Happenings — Mar 27

I can’t believe how late it is as I start this draft… but I am determined to put out a diary post today.

Not much is happening, and that’s the problem.

Most of the time, I have a project… I am focused on something… I am posting mostly about whatever it is. And minor, interesting things happen and they are noteworthy largely because they add spice to whatever I’m working on.

Right now, however, I have no mathematics project in hand. Yes, I expect to put out more posts on logic. Yes, I can put out a few posts on regression (ordinary least squares).

I know the mathematics for both of those subjects… more importantly, I know the specific topics I wish to address… I just have to crank out the posts themselves.

This is not a bad state of being. In fact, it is a very good one: I am under no immediate pressure to find topics for the blog. I like that.

I just can’t decide which of a zillion mathematical things to do. (Interplanetary orbits are a very likely candidate, but we’ll see. And some small topics — how about the Fast Fourier Transform? — might show up.)
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Books added: more logic & proof

The following books have just been added to the bibliography.

Copi, Irving M. & Cohen, Carl. Introduction to Logic.

Gensler, Harry J. Introduction to Logic.

Tao, Terence. Analysis I.
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Logic: truth tables

edit: 29 Mar, the compact proof truth table for modus ponens needed “2”, not “1” under column 7.

I think this will be the first of three posts on logic. In this one, I will look at truth tables and at using them to prove tautologies (valid logical propositions).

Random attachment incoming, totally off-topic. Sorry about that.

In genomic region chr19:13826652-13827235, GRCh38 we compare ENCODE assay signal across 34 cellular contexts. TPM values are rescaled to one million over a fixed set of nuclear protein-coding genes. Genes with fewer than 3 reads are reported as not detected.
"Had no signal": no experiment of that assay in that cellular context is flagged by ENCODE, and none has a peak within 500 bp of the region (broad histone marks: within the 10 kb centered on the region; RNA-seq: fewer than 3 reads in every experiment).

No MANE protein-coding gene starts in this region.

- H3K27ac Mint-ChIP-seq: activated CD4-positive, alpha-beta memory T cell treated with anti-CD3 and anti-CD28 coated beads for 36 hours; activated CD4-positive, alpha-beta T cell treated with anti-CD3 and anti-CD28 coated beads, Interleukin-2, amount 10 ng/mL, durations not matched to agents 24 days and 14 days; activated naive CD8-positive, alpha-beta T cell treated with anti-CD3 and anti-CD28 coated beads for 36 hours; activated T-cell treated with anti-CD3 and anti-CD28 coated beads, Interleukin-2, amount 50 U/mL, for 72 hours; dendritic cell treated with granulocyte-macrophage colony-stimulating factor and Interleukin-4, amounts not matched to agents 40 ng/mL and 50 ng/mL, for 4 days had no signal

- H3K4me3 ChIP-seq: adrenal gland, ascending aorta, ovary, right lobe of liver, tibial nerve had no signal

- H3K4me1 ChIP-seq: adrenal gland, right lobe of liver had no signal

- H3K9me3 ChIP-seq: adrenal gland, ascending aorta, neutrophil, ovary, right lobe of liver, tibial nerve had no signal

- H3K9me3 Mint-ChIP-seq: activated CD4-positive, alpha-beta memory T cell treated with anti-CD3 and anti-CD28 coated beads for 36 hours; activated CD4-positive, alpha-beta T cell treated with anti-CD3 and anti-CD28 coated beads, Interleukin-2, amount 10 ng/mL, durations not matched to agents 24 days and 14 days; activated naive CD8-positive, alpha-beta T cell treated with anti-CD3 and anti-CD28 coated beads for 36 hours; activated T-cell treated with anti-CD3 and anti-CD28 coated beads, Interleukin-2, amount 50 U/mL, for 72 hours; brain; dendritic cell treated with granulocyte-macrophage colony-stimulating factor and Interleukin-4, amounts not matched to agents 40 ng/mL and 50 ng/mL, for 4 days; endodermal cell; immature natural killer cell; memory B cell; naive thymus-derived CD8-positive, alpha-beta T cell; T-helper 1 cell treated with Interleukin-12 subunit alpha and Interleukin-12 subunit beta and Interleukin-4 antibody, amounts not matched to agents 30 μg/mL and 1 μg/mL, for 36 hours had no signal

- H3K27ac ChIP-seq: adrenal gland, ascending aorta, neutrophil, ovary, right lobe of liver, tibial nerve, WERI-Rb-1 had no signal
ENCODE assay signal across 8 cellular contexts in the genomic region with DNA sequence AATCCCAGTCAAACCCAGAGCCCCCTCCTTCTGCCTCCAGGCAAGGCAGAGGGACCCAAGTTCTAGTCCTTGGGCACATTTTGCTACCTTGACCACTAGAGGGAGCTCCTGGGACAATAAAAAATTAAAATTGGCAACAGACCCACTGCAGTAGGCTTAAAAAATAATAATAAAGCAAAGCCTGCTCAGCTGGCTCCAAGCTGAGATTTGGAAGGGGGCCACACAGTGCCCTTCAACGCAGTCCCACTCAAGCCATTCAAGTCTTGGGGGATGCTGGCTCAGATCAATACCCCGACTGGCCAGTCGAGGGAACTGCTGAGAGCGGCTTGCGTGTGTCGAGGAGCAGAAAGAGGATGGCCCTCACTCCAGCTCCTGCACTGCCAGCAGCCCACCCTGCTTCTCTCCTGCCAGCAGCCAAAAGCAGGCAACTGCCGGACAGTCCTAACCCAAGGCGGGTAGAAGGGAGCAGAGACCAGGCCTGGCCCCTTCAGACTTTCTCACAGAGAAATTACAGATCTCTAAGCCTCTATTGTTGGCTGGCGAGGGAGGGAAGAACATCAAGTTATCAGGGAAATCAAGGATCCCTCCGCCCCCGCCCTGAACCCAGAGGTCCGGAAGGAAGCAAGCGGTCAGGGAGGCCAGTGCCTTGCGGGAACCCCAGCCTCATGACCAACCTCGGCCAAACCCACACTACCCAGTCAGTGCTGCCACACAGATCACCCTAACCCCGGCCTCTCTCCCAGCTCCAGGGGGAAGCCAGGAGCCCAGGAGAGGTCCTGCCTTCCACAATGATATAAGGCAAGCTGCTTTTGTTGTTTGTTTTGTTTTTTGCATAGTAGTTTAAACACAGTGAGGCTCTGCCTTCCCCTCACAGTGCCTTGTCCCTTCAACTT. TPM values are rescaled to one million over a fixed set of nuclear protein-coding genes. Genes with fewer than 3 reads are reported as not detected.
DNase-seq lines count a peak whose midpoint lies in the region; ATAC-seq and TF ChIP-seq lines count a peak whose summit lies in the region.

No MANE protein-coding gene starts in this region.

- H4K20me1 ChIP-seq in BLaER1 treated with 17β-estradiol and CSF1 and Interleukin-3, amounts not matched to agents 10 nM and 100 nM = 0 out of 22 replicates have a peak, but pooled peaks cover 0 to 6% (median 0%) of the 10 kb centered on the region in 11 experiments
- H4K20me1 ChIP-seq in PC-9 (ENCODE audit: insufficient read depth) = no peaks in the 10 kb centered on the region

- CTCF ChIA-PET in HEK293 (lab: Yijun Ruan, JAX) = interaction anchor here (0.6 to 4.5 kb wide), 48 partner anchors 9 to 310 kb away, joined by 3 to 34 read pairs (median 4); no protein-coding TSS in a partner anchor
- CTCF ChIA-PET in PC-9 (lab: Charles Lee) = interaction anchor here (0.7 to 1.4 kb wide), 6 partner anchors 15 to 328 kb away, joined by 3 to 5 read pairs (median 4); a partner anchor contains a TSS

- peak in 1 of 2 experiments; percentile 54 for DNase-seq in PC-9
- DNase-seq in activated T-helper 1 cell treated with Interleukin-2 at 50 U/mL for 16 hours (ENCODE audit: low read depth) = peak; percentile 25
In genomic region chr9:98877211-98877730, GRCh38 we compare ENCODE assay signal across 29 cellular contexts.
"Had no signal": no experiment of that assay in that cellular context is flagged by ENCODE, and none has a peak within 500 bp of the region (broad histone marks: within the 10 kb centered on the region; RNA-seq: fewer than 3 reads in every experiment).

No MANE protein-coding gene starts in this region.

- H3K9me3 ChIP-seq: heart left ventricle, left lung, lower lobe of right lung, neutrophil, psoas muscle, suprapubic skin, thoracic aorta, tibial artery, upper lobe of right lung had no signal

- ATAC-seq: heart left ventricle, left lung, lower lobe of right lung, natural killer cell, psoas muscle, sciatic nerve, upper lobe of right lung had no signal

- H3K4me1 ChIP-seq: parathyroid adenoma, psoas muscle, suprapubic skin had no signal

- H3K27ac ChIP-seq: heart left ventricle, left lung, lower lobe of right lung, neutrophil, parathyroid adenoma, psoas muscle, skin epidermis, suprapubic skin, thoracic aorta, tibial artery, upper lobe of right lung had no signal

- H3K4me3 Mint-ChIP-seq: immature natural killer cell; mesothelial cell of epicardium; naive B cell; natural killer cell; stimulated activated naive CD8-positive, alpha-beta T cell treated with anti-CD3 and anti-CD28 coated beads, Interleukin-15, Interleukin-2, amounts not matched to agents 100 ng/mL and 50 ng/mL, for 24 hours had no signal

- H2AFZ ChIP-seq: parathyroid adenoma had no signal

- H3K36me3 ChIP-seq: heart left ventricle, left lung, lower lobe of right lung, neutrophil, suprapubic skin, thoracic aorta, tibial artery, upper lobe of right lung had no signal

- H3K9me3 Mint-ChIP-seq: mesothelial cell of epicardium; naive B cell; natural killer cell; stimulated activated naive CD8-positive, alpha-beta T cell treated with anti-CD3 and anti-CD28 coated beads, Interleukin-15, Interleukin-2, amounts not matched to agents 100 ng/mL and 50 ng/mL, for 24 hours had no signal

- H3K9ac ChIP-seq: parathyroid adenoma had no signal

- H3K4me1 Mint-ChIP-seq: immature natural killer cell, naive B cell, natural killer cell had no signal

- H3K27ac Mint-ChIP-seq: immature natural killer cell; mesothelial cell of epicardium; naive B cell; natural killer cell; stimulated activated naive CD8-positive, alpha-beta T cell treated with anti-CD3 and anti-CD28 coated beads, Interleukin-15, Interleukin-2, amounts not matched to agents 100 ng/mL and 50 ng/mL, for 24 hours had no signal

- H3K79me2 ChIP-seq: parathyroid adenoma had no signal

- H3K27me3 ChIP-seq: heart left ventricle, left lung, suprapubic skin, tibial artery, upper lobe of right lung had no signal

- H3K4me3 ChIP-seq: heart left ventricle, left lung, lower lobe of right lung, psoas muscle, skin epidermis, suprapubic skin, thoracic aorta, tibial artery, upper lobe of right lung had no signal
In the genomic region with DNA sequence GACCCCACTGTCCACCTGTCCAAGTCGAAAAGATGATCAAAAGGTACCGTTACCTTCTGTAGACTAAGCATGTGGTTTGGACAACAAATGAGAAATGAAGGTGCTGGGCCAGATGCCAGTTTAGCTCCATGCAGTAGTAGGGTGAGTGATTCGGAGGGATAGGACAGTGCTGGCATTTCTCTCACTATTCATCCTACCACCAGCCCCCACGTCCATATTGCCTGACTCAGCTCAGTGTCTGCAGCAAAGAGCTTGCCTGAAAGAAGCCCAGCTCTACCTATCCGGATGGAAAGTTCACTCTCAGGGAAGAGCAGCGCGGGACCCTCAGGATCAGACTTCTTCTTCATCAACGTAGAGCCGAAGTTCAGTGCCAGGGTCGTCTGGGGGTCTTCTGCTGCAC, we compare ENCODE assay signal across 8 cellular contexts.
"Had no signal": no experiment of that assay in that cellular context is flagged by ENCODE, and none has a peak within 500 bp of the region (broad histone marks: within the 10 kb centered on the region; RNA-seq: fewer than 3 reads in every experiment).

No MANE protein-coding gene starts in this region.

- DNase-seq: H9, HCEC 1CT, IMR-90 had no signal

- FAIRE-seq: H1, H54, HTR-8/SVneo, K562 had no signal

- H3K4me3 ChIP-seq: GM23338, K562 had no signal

(If I had known how much typographic trouble this post would cause…. Well, after a little practice with the new symbols, it wasn’t so bad.)

I expect that the second post will deal with “quantifiers “, namely “there exists” and “for all”, and their classical or linguistic counterparts, “some”, and “all”.

And the third post should deal with Aristotle’s syllogisms. They started it all — for me in particular, and for the world in general. All I wanted to do when I started was review the syllogisms given what little I knew of modern logic. It turns out there’s a major difference between Aristotle and modern logic, largely motivated I think by the explicit idea of the empty set. We’ll see the difference in principle in the second post, in practice in the third.

As usual, I’m not trying to write an introductory text here, just picking out a few things that interest me.


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Happenings Mar 20

Well, it’s already past noon as I begin to draft this post. Maybe I’ll keep it short so I can get going on the mathematics and technical blogging I should be doing.

In many ways last weekend was very frustrating, and things didn’t get better when I grabbed some time during the week.

Color. I’m still trying to figure out how to design residuals which, when added to a sometimes negative fundamental spectrum, will give me a spectrum that is everywhere positive (actually, of course, everywhere nonnegative). Nothing I tried last week worked — but I do have another idea. That’s encouraging.

In addition, I really should have a go at working out the nonlinear characteristics of my computer screen.

Orbits. Read the rest of this entry »

Happenings — Mar 13

Well, it’s a little later than I would like on a Saturday morning, but that’s the way things go. (And yet, as it happens, it looks like this will go out like most of these posts, shortly after noon.)

My kid has already had his time playing. Right now he’s reading through Jänich’s “Topology”. No, of course that’s not on the small desk — the kid gets to rampage through my entire library, and he gets to grab anything he wants — well, anything of mathematics or applied mathematics.